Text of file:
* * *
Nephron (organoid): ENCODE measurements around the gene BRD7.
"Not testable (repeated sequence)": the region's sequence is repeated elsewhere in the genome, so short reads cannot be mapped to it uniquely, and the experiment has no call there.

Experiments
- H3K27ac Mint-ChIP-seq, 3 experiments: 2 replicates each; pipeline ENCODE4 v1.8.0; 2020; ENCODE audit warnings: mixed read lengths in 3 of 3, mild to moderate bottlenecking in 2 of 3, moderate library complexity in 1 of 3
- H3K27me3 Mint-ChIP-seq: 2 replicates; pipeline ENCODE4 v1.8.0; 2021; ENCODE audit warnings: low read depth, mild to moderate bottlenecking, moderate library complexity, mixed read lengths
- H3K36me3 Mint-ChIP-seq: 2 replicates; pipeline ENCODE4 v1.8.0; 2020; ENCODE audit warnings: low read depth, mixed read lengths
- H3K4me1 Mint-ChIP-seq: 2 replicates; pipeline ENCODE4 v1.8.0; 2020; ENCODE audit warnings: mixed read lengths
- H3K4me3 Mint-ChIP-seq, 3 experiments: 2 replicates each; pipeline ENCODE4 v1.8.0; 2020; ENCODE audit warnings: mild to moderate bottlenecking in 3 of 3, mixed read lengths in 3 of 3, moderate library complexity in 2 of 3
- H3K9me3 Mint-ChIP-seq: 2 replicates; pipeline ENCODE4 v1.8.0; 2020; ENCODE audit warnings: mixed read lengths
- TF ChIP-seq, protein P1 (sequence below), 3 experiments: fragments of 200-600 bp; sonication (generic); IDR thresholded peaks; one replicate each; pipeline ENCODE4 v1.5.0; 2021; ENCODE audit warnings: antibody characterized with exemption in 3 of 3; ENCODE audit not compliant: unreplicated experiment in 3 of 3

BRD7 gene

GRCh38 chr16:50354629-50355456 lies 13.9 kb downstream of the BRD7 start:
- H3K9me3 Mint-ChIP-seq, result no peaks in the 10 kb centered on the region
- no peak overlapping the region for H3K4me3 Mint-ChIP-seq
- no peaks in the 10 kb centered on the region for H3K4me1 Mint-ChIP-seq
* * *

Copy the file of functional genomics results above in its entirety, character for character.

Nephron (organoid): ENCODE measurements around the gene BRD7.
"Not testable (repeated sequence)": the region's sequence is repeated elsewhere in the genome, so short reads cannot be mapped to it uniquely, and the experiment has no call there.

Experiments
- H3K27ac Mint-ChIP-seq, 3 experiments: 2 replicates each; pipeline ENCODE4 v1.8.0; 2020; ENCODE audit warnings: mixed read lengths in 3 of 3, mild to moderate bottlenecking in 2 of 3, moderate library complexity in 1 of 3
- H3K27me3 Mint-ChIP-seq: 2 replicates; pipeline ENCODE4 v1.8.0; 2021; ENCODE audit warnings: low read depth, mild to moderate bottlenecking, moderate library complexity, mixed read lengths
- H3K36me3 Mint-ChIP-seq: 2 replicates; pipeline ENCODE4 v1.8.0; 2020; ENCODE audit warnings: low read depth, mixed read lengths
- H3K4me1 Mint-ChIP-seq: 2 replicates; pipeline ENCODE4 v1.8.0; 2020; ENCODE audit warnings: mixed read lengths
- H3K4me3 Mint-ChIP-seq, 3 experiments: 2 replicates each; pipeline ENCODE4 v1.8.0; 2020; ENCODE audit warnings: mild to moderate bottlenecking in 3 of 3, mixed read lengths in 3 of 3, moderate library complexity in 2 of 3
- H3K9me3 Mint-ChIP-seq: 2 replicates; pipeline ENCODE4 v1.8.0; 2020; ENCODE audit warnings: mixed read lengths
- TF ChIP-seq, protein P1 (sequence below), 3 experiments: fragments of 200-600 bp; sonication (generic); IDR thresholded peaks; one replicate each; pipeline ENCODE4 v1.5.0; 2021; ENCODE audit warnings: antibody characterized with exemption in 3 of 3; ENCODE audit not compliant: unreplicated experiment in 3 of 3

BRD7 gene

GRCh38 chr16:50354629-50355456 lies 13.9 kb downstream of the BRD7 start:
- H3K9me3 Mint-ChIP-seq, result no peaks in the 10 kb centered on the region
- no peak overlapping the region for H3K4me3 Mint-ChIP-seq
- no peaks in the 10 kb centered on the region for H3K4me1 Mint-ChIP-seq